The Busiest Days to Fly Around Labor Day 2023

Most people fly out on Friday and return home on Monday. Avoid the crowds with this smarter air travel itinerary.
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Written by Sally French
Lead Writer/Spokesperson
Profile photo of Giselle M. Cancio
Assistant Assigning Editor
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Labor Day may mark the unofficial end of summer in the U.S. — but it’s hardly the end of airport crowds. In fact, given record-breaking crowds already this year, there’s a good chance this Labor Day weekend could be busier than any prior Labor Day weekend.

Already this summer, U.S. airports have set fresh passenger records. June 30, the Friday before July 4, marked a new record high of passengers on a single day when more than 2.884 million people passed through Transportation Security Administration (TSA) checkpoints.

That figure topped the previous record of 2.882 million people from the Sunday after 2019’s Thanksgiving, according to a NerdWallet analysis of TSA data showing the number of passengers screened at U.S. TSA checkpoints over the last four years.

Roughly 12% more people passed through U.S. airports in June 2023 versus June 2022, which is perhaps unsurprising given the lingering effects of the pandemic through 2022.

The more impressive feat, though, is that 2023’s crowds have exceeded 2019 levels. TSA screened 0.6% more passengers in June 2023 versus June 2019, proving that summer is back and bigger than ever.

Expect Labor Day 2023 crowds to be no different, but some days around the long weekend are significantly busier than others.

The best and worst days to fly Labor Day weekend

TSA checkpoint data suggests most people use Labor Day — which is observed on the first Monday of September — as a long weekend. They depart on Friday, bask in two full days of vacation and return home on Monday.

To avoid crowds, and likely save money, book Labor Day travel on days that aren’t the start and end of the weekend. Based on an average of the past four years, here were the most to least crowded days for the week surrounding Labor Day, ranked:

  1. Friday before Labor Day (most crowded).

  2. Thursday before.

  3. Labor Day Monday.

  4. Sunday after.

  5. Friday after.

  6. Monday after.

  7. Monday before.

  8. Thursday after.

  9. Tuesday after.

  10. Wednesday before.

  11. Sunday before.

  12. Saturday before.

  13. Wednesday after.

  14. Tuesday before.

  15. Saturday after (least crowded).

When broken out by pre- and post-Labor Day travel, here are the three least crowded days to travel ranked from least to most crowded:


  1. Tuesday before (overall least crowded day pre-holiday).

  2. Saturday before.

  3. Sunday before.


  1. Saturday after (overall least crowded day post-holiday).

  2. Wednesday after.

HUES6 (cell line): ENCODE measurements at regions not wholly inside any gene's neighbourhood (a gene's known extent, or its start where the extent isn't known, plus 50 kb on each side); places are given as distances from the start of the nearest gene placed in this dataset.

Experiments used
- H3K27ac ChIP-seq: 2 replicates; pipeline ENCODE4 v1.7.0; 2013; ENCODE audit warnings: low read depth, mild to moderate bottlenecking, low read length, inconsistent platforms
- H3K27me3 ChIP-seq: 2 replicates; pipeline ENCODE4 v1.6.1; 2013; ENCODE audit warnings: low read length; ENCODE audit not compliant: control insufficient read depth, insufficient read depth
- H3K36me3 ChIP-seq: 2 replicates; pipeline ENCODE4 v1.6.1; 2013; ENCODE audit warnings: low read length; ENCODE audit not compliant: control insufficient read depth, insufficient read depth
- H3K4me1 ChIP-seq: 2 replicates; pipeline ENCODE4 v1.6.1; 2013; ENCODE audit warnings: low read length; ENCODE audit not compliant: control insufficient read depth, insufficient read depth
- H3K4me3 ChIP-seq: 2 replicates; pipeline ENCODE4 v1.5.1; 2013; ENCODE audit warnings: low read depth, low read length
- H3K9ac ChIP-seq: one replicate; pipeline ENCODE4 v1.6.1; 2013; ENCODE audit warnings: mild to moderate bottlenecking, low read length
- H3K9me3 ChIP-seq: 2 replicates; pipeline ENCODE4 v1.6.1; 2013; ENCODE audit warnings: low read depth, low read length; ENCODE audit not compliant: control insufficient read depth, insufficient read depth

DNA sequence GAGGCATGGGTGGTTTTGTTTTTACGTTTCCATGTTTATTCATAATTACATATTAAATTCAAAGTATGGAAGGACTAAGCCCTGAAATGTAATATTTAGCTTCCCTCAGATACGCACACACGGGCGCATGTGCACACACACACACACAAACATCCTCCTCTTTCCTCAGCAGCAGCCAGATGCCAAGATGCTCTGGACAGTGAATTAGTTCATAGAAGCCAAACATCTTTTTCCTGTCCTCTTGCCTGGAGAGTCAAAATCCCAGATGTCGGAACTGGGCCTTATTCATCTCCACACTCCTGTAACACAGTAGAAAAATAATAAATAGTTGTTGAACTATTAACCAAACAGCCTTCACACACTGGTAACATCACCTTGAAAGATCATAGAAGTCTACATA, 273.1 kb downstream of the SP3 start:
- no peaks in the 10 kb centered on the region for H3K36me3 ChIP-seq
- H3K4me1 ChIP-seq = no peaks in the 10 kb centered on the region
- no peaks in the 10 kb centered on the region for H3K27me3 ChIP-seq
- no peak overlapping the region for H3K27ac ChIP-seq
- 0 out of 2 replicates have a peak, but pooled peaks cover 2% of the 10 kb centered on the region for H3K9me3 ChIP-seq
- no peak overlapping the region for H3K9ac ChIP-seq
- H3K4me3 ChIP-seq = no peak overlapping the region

3. Tuesday after.

During the seven days after and before Labor Day (including the holiday itself), the Friday before Labor Day has been the single busiest day to fly over each of the past four years.

As far as the period starting on Labor Day itself and spanning the subsequent seven days, Labor Day Monday has been the busiest day to fly over the past three years. If Labor Day Monday is excluded from the rankings, the Sunday after has been the busiest over the past three years. In 2019, the trends were flipped: the Sunday after was the busiest, and the holiday itself was the second busiest.

The smarter, cheaper Labor Day weekend itinerary

If you work a standard Monday-Friday workweek and have the holiday off, leaving Friday after work and returning on Labor Day seems logical. But following the same itinerary as everyone else means you’ll likely pay — both in airfares and navigating airport crowds. For lighter crowds (and perhaps better deals), try these travel days instead:

Fly on the Tuesday or Wednesday before: Let Labor Day weekend become closer to a week by jetting off earlier than the folks leaving Thursday or Friday, assuming you have enough vacation days to use (or can work remotely). You’ll have more time away from home and be more relaxed without the big airport crowds.

Travel on Saturday: Crowds are light on Saturdays before and after the holiday. So, rather than rushing out of work on Friday afternoon to catch a flight, opt for the morning flight the next day.

That Saturday morning flight might also reduce your risk of delays, too. According to travel booking site Hopper’s Flight Disruption Outlook for Spring 2023, flights departing after 9 a.m. are twice as likely to be delayed than departures scheduled from 5-8 a.m.

Fly home the Sunday before: While most folks fly home on Labor Day Monday, you might get a head start by flying home on Sunday. Sure, you’ll have one less vacation day than folks following your same itinerary departing Monday, but that’s not a bad thing. By returning Sunday night, you’ll have a whole day to refresh and prepare for the week ahead by doing laundry, meal prepping or catching up on potential jetlag. Sometimes the nicest way to relax is by taking a vacation from your vacation.

Consider travel insurance

If you are forking out the big dollars to travel this Labor Day weekend, consider booking your trip with a card that has travel insurance or purchasing a supplementary policy from a third-party insurance provider, like Allianz or World Nomads.

Travel insurance can help you get money back for canceled or interrupted trips, or cover flight delays, lost luggage or emergency evacuation.

Read the policy, though, as many plans come to your rescue only if you experience a covered reason.

How to maximize your rewards

You want a travel credit card that prioritizes what’s important to you. Here are some of the best travel credit cards of 2024:

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